Looking for a place to host my own home grown apps, I came across an interesting presentation about using Windows Azure cloud to run Tomcat and a JVM in the Microsoft cloud solution. See Building Java Applications with Windows Azure
The presentation basically says Azure can run any native code, which means java.exe and tomcat. Native programs that runs off a batch file with no specific registry key or lowlevel system dependencies or installers are more likely to run in Azure.
Azure has worker roles and web roles. Web roles are used for hosted apps with .net/php and IIS and not used here, however the worker role is used to run native code. It can be bound to a network port (ie port 80)
The Microsoft support comes in with an Eclipse plugin to access your resources in the cloud from within Eclipse. There is a jar that wraps up the RESTful interface to Azure that your app would normally use to access the clouds resources with Java helper classes and provides some other .NET helper classes.
It also comes with some helper stuff to setup Tomcat – ‘Tomcat Solution Accelerator’ – to configure Tomcat to make it very light in terms of OS dependencies. It also has monitoring of Tomcat to let Azure know to restart the app if it fails and also help indicate to MS there is a problem with the particular server that instance in their cloud is perhaps not working as it should.
I do like that you get to choose the versions of Tomcat and Java you want, and there doesn’t seem to be much of a reason you couldn’t apply this to other languages and appserver environments. (Grails/Jetty? – and hopefully Glassfish, but that may need a bit more config work to pack it up and install on the cloud). That last point sounds a bit negative, you could probably get a service on a VM linux host that means you dont have to fudge around so much, but still the novelty polyglot value of having JVM and .NET in the same cloud environment may actually outweigh the negative of the DIY setup. The presentation explains how the Tomcat is packaged and shows the contents of the packaging scripts to give you an understanding of how to do the same for another appserver.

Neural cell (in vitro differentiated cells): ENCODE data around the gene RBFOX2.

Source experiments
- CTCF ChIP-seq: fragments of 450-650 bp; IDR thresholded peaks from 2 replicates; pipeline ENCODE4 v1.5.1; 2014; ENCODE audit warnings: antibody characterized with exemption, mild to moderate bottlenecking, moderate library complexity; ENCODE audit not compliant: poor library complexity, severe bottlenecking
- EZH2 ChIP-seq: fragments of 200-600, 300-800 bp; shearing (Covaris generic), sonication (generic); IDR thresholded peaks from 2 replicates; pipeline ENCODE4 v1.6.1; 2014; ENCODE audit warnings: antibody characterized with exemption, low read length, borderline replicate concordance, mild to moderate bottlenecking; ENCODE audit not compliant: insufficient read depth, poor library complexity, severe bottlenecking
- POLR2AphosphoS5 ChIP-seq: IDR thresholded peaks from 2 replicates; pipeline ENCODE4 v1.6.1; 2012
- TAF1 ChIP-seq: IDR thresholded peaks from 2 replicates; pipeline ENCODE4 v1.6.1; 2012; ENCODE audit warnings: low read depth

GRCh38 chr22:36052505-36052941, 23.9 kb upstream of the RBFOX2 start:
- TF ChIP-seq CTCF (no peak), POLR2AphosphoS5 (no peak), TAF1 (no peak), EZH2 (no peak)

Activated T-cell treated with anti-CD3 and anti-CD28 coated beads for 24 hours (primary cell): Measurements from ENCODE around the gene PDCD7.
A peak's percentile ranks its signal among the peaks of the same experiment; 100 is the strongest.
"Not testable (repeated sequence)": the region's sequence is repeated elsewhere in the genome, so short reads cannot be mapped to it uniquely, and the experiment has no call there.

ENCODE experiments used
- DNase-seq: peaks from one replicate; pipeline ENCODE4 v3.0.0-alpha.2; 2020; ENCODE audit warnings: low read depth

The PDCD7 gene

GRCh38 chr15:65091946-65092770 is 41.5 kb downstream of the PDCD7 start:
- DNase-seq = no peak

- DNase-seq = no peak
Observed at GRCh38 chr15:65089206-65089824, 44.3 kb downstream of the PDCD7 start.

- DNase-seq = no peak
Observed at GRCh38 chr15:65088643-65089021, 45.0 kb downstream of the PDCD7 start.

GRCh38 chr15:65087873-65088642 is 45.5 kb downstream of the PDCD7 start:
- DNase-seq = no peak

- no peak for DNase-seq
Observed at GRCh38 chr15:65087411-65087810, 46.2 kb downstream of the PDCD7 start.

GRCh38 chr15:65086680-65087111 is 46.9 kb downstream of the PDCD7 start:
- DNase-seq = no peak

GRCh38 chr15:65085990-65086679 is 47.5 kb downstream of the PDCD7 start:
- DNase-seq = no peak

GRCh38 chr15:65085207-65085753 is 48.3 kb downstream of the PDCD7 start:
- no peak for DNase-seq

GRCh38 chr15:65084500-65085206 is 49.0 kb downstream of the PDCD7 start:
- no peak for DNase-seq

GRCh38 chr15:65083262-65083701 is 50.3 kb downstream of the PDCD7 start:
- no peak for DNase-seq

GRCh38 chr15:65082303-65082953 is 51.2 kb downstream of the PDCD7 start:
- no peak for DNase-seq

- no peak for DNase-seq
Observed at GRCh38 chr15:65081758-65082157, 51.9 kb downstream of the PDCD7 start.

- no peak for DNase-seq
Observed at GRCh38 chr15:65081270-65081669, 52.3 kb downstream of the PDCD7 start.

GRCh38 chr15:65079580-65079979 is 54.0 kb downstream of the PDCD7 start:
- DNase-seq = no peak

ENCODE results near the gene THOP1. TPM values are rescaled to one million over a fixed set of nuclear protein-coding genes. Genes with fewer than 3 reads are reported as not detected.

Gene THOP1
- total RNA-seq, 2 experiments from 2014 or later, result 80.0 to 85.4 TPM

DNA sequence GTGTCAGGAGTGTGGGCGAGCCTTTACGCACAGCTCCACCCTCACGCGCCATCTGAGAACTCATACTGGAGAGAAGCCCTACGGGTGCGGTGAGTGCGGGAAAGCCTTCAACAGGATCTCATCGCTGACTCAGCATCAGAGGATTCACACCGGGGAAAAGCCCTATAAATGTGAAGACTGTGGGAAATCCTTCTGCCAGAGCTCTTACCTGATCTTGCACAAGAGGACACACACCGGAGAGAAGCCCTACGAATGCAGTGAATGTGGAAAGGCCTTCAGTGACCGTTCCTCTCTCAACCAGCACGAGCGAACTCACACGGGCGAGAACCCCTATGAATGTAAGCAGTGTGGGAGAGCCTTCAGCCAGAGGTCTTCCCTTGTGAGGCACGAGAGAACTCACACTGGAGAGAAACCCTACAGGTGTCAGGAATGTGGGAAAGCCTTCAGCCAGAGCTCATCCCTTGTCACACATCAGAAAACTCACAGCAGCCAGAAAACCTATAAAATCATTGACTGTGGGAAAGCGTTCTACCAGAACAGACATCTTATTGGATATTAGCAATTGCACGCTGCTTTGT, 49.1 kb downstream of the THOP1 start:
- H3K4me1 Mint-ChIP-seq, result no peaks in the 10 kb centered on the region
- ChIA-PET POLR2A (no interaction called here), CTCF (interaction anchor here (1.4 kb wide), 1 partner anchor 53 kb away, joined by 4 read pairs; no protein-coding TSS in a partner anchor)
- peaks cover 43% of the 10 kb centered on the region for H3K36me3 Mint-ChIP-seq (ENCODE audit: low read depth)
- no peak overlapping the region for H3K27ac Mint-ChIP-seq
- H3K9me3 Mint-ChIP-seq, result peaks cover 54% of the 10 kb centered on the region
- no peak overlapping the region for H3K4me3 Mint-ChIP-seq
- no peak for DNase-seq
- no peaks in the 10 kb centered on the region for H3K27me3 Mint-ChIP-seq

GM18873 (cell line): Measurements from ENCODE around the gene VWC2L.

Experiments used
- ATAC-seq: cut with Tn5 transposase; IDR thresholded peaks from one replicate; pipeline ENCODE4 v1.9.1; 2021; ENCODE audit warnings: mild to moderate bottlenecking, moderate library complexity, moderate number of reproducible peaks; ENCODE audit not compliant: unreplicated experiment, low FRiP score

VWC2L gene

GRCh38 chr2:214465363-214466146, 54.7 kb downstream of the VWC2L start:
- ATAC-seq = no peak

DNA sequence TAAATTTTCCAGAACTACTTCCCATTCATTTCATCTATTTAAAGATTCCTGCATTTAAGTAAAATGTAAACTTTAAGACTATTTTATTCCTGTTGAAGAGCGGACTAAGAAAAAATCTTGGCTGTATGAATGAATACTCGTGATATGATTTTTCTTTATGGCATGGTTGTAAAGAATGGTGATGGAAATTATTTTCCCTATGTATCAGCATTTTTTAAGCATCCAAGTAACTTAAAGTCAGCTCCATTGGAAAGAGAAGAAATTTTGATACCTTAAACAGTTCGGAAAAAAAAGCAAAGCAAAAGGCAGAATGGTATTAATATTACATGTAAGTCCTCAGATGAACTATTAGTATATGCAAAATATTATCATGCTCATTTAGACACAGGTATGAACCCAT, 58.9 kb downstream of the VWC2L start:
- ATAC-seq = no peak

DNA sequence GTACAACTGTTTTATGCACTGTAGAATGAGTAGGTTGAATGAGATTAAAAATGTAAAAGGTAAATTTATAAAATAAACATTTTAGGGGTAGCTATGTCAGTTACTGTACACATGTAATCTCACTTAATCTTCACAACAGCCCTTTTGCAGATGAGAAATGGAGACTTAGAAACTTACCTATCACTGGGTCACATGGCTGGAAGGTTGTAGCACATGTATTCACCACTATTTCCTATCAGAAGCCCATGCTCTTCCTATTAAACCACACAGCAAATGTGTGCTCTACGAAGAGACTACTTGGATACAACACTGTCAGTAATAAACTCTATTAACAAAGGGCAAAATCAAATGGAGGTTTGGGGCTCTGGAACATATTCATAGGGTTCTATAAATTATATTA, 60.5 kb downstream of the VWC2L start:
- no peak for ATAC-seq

One nice thing about the Azure platform itself is that you have production and staging slots – you can have a production app in the cloud, and also a staging version too – and swap them over when you are happy with Staging.
The other aspect is the queues/worker facility to allow for concurrency when running your app across multiple nodes, asynchronous architectures and scalability.
To try it out, you’ll get free access to Azure while its in CTP status (till Jan 09), and then MS will start asking for money. Apparently, Dominoes pizza is testing out their next version of their ordering webapp on the platform, if you wanted a vote of confidence too
Azure Java SDK available here: windowsazure4j.org